Legends from our own lunchtimes

Saturday, May 05, 2012

Victims of a Natural Disaster
Bignicourt-sur-Saulx to Chalons-en-Champagne

One way of instantly telling a "proper" live aboard boat from all the rest, is by the quantity and quality of potted plants growing aboard.  Even as I sit in the Port at Chalons-en-Champagne typing this, the small barge moored beside us has every herb known to man growing in pots on it's deck, some green vegetable that could be bok-choi (or maybe just odd shaped lettuce) and two whole rows of nasturtiums neatly setting off the front cabin.

We of course long to be "proper" but have been well and truly foiled by any half hearted attempt we have made thus far to grow stuff.   Our offerings last year began well enough; a clump of basil and some rosemary and thyne offset at each end of the self watering planter with some marigolds.   Maybe we aren't cut out for growing things in pots, or perhaps it was our frugality that was our undoing, having bought less than premium stock, offset with the clever use of some random bits of dirt which came from the ground somewhere in our travels.

Oh we ended up with a fine looking garden for a couple of months, because before returning home Sunny bequeathed us her geraniums and basil which she had loved and cared for for most of spring and half of summer, handing it to us in its prime.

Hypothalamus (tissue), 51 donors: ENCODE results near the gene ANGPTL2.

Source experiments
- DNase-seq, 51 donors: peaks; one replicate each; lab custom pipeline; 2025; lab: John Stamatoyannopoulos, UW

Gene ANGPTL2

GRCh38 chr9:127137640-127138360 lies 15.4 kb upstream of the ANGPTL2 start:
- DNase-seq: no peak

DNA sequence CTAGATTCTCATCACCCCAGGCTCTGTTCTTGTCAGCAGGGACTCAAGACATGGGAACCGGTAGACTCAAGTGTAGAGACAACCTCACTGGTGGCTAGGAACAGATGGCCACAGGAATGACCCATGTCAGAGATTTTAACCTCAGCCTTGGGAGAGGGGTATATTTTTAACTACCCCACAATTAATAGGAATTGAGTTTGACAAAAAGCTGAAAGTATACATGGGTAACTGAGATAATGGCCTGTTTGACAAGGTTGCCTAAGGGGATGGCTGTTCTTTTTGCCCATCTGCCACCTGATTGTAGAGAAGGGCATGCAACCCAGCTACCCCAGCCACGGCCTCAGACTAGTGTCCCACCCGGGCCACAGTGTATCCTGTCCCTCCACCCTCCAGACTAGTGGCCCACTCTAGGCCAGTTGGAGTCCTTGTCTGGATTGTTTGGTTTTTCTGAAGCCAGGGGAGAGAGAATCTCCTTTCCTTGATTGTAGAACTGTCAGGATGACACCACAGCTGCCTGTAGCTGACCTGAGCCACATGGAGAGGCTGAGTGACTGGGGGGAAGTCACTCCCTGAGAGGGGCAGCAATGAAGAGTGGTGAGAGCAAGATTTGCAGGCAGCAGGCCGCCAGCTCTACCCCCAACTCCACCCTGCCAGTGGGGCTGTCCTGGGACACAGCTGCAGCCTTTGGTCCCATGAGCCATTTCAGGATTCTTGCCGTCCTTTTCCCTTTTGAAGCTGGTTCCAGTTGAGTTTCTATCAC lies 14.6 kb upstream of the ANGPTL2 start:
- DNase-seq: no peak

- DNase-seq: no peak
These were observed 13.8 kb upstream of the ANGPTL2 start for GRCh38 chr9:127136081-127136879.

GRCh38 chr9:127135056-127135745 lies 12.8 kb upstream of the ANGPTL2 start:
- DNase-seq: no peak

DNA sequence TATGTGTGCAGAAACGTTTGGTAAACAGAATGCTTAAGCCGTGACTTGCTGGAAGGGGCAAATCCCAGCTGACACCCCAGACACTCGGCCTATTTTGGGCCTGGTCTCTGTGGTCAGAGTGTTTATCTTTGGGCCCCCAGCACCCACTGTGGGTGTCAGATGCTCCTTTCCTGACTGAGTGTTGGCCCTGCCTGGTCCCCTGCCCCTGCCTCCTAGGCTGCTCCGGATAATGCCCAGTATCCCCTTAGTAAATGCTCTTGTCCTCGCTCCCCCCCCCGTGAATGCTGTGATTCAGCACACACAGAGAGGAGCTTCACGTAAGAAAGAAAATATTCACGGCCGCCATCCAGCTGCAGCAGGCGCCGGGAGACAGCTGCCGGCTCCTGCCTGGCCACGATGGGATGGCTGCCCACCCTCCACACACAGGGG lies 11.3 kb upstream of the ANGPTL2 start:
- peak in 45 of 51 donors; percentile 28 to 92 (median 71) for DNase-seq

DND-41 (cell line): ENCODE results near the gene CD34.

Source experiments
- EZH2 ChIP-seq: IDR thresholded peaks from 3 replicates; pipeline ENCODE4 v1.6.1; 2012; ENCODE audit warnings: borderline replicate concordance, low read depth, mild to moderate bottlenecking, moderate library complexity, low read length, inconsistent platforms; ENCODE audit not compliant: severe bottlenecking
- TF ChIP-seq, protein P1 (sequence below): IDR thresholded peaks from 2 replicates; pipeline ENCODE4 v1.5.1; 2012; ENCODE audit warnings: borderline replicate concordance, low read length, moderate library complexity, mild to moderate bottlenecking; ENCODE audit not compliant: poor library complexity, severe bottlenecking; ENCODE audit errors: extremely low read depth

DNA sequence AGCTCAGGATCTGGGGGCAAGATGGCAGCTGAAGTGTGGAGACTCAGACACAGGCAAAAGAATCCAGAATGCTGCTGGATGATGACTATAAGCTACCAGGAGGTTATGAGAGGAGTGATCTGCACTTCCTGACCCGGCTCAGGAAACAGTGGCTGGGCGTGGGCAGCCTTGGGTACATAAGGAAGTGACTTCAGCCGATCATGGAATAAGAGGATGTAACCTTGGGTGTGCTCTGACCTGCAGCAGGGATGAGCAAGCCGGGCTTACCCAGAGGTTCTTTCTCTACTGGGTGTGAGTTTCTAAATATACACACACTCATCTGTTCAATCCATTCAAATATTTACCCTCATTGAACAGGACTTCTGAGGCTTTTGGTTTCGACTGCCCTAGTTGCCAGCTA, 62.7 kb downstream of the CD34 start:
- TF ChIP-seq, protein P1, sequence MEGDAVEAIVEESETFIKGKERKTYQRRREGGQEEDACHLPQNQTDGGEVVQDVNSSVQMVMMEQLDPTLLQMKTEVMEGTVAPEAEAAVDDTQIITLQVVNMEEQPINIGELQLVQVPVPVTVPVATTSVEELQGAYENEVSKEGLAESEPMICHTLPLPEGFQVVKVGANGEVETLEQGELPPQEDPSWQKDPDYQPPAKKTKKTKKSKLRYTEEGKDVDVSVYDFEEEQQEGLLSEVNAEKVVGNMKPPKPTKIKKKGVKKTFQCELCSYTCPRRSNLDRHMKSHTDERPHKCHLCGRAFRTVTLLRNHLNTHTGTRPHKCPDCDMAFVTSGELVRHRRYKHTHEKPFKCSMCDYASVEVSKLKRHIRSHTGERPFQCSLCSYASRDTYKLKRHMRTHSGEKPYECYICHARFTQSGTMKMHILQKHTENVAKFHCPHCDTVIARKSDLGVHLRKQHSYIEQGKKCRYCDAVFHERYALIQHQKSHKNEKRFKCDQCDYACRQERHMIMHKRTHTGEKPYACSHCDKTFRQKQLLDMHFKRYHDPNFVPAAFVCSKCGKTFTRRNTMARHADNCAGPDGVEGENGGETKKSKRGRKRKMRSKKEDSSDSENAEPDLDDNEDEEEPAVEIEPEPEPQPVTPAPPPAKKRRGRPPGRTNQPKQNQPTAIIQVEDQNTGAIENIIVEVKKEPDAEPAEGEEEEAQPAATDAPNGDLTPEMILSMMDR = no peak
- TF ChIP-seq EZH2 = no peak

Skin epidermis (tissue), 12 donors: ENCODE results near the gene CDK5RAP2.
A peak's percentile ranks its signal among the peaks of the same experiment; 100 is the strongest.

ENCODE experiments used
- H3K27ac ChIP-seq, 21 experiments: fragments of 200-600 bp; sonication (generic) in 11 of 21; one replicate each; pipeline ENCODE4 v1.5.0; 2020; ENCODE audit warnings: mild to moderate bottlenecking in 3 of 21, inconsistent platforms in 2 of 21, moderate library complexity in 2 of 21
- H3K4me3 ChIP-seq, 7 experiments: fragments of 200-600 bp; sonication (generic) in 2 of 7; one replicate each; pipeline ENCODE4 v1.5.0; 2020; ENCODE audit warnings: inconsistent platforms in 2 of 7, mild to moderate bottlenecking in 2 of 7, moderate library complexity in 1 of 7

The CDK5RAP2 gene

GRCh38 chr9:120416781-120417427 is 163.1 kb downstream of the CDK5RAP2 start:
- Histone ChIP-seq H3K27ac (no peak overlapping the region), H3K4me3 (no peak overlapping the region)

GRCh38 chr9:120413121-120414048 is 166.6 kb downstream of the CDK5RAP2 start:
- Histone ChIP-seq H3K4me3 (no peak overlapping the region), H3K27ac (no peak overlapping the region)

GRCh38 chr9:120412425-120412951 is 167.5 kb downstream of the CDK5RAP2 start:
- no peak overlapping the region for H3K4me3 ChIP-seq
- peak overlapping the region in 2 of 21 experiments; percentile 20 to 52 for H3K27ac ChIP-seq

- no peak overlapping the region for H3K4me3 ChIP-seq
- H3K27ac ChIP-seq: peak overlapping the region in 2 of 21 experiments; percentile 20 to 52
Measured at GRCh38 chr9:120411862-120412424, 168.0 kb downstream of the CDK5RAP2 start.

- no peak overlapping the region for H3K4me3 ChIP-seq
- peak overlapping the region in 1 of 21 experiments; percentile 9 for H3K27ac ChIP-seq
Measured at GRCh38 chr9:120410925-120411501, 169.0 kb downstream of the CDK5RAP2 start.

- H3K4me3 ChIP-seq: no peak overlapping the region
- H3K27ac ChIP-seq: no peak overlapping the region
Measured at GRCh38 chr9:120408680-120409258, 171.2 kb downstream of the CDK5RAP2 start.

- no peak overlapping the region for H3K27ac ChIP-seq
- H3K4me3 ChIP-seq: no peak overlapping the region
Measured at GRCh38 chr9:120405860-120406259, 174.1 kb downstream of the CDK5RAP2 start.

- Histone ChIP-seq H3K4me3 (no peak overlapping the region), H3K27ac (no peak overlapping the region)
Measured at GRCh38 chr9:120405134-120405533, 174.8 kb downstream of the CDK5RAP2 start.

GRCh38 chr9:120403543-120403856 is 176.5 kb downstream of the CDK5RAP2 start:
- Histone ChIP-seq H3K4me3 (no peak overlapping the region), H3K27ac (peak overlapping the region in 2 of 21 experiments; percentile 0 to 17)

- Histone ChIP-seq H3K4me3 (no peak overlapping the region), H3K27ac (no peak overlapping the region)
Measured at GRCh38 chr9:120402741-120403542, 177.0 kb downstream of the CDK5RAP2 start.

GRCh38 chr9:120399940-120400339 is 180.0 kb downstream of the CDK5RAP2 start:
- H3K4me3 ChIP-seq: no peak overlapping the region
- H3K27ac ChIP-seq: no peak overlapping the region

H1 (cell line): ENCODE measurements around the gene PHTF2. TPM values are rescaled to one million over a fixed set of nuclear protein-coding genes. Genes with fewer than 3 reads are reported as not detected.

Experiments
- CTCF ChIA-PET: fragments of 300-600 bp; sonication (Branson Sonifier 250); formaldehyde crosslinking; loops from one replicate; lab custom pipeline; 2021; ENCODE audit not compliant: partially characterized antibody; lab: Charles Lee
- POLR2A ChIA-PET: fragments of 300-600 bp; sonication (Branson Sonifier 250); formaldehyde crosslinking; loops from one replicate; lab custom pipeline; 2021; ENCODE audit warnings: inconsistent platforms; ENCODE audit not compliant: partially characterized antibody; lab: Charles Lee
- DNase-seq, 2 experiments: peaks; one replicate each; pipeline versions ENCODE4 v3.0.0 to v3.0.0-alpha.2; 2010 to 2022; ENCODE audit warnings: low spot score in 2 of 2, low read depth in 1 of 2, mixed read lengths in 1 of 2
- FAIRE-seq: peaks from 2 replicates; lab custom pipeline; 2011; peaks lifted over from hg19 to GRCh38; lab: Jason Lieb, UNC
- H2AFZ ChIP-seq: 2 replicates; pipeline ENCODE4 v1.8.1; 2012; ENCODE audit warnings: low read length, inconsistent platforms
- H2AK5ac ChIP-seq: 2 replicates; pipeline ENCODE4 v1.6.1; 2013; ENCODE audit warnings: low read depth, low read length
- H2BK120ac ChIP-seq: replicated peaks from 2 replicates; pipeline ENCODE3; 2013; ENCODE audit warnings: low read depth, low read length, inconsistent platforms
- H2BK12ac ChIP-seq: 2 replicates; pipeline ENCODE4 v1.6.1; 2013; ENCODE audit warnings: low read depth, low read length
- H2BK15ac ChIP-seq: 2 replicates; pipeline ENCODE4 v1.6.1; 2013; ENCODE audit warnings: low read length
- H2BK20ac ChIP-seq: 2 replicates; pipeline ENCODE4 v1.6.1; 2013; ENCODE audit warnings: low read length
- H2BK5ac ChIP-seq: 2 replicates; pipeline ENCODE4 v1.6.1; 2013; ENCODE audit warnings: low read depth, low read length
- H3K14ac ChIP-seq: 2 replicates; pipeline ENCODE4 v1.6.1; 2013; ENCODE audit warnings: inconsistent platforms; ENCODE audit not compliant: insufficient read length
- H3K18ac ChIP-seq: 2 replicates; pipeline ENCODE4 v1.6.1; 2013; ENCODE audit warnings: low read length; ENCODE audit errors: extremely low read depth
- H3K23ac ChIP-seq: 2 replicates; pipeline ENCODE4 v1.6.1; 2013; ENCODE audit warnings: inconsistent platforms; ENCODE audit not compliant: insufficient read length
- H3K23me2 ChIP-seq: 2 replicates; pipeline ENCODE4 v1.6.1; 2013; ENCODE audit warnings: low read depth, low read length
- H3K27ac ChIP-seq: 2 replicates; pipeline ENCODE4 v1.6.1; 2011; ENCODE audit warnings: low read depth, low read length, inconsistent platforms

This year was to be different.   We paid money for proper dirt, bought parsley and basil and chives for our planter as we passed Nancy a week ago, lovingly planted it as we rested in Toul, nurtured it all through all those other places, through the tunnel, and we finally had what looked like something, given time, we could be proud of.

Then, just as everything was starting to reach for the sky, (I'd tip pruned the basil, plucked some undesirable parsley, and combed the chives every day after making sure it was fed, )a black cloud rolled over Bignicourt-sur-Saulx.

In that black cloud was hail.  Crop flattening, basil killing, parsley destroying, chive chomping hail.  We farmers are a hardy lot, but it may take a bit to bounce back from this.

Hopefully, Sunny will see this, feel sorry for us and eventually track us down with another "proper" garden in hand!


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